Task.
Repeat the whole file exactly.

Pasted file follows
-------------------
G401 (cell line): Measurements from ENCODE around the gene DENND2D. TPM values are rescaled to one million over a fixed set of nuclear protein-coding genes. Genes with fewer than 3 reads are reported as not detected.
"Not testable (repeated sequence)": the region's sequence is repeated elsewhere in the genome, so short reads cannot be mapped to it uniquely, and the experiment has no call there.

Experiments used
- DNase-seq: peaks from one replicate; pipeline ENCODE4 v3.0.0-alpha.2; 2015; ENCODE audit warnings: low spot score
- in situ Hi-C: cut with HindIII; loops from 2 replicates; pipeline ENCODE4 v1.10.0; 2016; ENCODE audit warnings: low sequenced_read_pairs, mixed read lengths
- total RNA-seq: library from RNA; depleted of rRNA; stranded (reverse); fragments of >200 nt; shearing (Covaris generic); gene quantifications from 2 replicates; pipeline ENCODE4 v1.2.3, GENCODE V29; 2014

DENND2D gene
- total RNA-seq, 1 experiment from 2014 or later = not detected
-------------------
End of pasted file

G401 (cell line): Measurements from ENCODE around the gene DENND2D. TPM values are rescaled to one million over a fixed set of nuclear protein-coding genes. Genes with fewer than 3 reads are reported as not detected.
"Not testable (repeated sequence)": the region's sequence is repeated elsewhere in the genome, so short reads cannot be mapped to it uniquely, and the experiment has no call there.

Experiments used
- DNase-seq: peaks from one replicate; pipeline ENCODE4 v3.0.0-alpha.2; 2015; ENCODE audit warnings: low spot score
- in situ Hi-C: cut with HindIII; loops from 2 replicates; pipeline ENCODE4 v1.10.0; 2016; ENCODE audit warnings: low sequenced_read_pairs, mixed read lengths
- total RNA-seq: library from RNA; depleted of rRNA; stranded (reverse); fragments of >200 nt; shearing (Covaris generic); gene quantifications from 2 replicates; pipeline ENCODE4 v1.2.3, GENCODE V29; 2014

DENND2D gene
- total RNA-seq, 1 experiment from 2014 or later = not detected